The Twenty-one Demands

  • Peter Lowe

Abstract

The term ‘twenty-one demands’ refers to five groups of items which collectively totalled twenty-one and which were presented by Japan to China in January 1915. In twentieth century Far Eastern history, the demands have occupied a significant position, most historians regarding them as one of the first Japanese attempts to dominate China rnd thus constituting a sombre warning of the developments that came two decades later, culminating in full-scale war between the two countries from 1937 onwards. Like most generalisations this contains both accurate and misleading elements. From a panoramic viewpoint, the demands were important as a further advance on the road to Japanese hegemony over the Far East, in the same sense as the Sino-Japanese War of 1894–5, the signing of the Anglo-Japanese alliance in 1902, the Russo-Japanese War of 1904–5, and the annexation of Korea in 1910 were milestones — all illustrate the gradual growth of Japanese power. The ‘twenty-one demands’ fundamentally comprised an attempt by Japan to dictate to China, with the ultimate threat that if China did not promise to accept certain minimum demands, war would ensue. This was naked power politics by any criterion.

Keywords

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Notes

  1. 1.
    See Gerard M. Friters, Outer Mongolia andits International Position (1951) pp. 55–61 and 218–21;Google Scholar
  2. 1.
    also Peter S. H. Tang, Russian and Soviet Policy in Manchuria and Outer Mongolia, 1911–1931 (Durham, N. C, 1959) pp. 289–327 for observations on Russian policy in Mongolia. Sazonov, the Russian foreign minister, opposed a militant policy in the Far East but there was always the possibility, given the weakness of Tsar Nicholas II, of a sudden change in policy. In the 1930s clashes did occur between Japanese and Russian forces on the Manchurian-Mongolian border, culminating in full-scale undeclared war at Nomonhan (May–September, 1939).Google Scholar
  3. 2.
    See J. W. Morley, The Japanese Thrust into Siberia, 1918 (New York, 1957) p. 13Google Scholar
  4. 2.
    and Hugh Borton, Japan’s Modern Century (New York, 1955) pp. 255–6. Borton’s comments are based on research carried out by Morley. The first chapter of Morley forms a brief but valuable background account of Japanese attitudes during the war. See also Appendix VII.4 (pp. 265–6) for a document which, if genuine, shows the close interest taken by the general staff in the formulation of the demands and in the development of the negotiations.Google Scholar
  5. 3.
    For the background see M. B. Jansen, ‘Yawata, Hanyehping and the Twenty-one Demands’, in PHR XXIII (1954) 31–49.Google Scholar
  6. 1.
    This refers to when Kato was foreign minister in 1900. I am grateful to Dr I. H. Nish for drawing this to my notice: see I. H. Nish, The Anglo-Japanese Alliance: The Diplomacy of Two Island Empires (1966) pp. 109–10.Google Scholar
  7. 1.
    For the reference to 1915–16, see Kwanha Yim, ‘Yuan Shih-k’ai and the Japanese’, in JAS XXIV (1965) 65.Google Scholar
  8. 2.
    This paragraph is largely based on the succinct summary by M. B. Jansen, The Japanese and Sun Yat-sen (Cambridge, Mass., 1954) ch. VIII, especially pp. 179–82. As Jansen points out, the memorandum of the Kokuryukai is essentially the same as that translated and published byGoogle Scholar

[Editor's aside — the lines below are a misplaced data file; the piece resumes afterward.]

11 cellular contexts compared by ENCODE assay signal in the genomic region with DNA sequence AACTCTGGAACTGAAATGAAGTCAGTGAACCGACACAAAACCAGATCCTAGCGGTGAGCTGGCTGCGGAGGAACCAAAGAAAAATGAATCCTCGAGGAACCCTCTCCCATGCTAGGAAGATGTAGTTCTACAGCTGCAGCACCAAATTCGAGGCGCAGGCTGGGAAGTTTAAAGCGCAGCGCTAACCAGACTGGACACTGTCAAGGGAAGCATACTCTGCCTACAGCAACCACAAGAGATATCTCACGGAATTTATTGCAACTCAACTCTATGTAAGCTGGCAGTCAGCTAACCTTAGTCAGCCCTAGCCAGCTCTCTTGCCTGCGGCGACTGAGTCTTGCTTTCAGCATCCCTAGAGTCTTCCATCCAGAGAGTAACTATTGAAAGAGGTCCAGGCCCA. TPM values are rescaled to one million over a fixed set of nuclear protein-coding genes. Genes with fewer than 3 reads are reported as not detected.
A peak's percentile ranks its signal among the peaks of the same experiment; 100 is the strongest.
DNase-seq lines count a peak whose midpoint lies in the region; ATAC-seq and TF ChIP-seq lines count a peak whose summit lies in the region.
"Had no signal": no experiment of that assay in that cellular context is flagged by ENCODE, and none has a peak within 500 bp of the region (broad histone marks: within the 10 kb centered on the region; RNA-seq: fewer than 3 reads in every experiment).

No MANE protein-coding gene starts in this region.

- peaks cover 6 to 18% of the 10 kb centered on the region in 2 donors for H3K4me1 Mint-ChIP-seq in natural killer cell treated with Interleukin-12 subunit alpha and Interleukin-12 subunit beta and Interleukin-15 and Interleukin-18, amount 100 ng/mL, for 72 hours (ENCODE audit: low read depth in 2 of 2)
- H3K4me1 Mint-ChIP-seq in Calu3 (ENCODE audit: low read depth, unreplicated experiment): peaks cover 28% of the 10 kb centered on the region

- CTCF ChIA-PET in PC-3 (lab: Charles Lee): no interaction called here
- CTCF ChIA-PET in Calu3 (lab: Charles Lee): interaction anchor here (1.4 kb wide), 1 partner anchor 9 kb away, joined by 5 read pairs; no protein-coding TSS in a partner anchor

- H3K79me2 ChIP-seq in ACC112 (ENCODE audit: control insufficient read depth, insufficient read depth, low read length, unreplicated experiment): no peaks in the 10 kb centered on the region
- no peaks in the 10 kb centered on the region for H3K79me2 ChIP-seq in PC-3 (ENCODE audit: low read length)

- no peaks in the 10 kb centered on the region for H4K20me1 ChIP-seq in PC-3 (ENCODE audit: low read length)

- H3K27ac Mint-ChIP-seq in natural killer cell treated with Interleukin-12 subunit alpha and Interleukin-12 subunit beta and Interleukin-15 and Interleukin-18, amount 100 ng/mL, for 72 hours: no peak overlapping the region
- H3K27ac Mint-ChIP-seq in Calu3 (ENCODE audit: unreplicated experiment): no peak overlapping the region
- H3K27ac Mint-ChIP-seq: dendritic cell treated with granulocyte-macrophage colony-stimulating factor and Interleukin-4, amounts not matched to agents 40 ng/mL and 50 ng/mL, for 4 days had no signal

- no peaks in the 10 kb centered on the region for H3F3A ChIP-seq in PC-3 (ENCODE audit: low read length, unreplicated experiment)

9. 2.
    B. L. Putnam Weale, The Fight for the Republic of China (1918) pp. 93–8, although Putnam Weale greatly exaggerated the importance of the memorandum.Google Scholar
  10. 2.
    Cited by Paul S. Dull, ‘Count Kato Komei and the Twenty-one Demands’, in PHR XIX (1950) 156.Google Scholar
  11. 3.
    See Junesay Iddittie, The Life of Marquis Shigenobu Okuma (Tokyo, 1956) pp. 388–9, and Dull, in PHR XIX 151–61. Dull’s article is useful for stressing the considerable difficulties facing Kato but takes too generous a view of his diplomacy as a whole, as it is hoped this chapter will demonstrate.Google Scholar
  12. 1.
    See P. S. Reinsch, An American Diplomat in China (New York, 1922) pp. 132–4. I am grateful to Dr I. H. Nish for giving me the information on Morrison. I am highly sceptical of both claims. Morrison and Reinsch may have encouraged Yuan but I am convinced that Yuan himself determined the Chinese strategy, although this cannot be proved at present.Google Scholar
  13. 1.
    Note that Cyril Pearl, Morrison of Peking (1967) pp. 307–10 states th1at Morrison felt Yuan could have consulted him more but this was a persistent, seemingly exaggerated complaint on Morrison’s part.Google Scholar
  14. 3.
    For a fuller account of the negotiations see Thomas La Fargue, China and the World War (Stanford, 1937) ch. III.Google Scholar
  15. 1.
    This paragraph is based partly on Jansen, pp. 183–4 and on A. S. Link, Wilson: The Struggle for Neutrality, 1914–1915 (Princeton, 1960) pp. 303–4. Professor Link draws on Professor Roger F. Hackett’s unpublished biography of Yamagata and on the Japanese life of Matsukata.Google Scholar
  16. 4.
    Ishii, Diplomatic Commentaries, ed. W. R. Langdon (Baltimore, 1936) p. 92.Google Scholar
  17. 1.
    Viscount Grey of Fallodon, Twenty-Five Years, 2 vols (1925) II 99–100.Google Scholar

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© Peter Lowe 1969

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  • Peter Lowe

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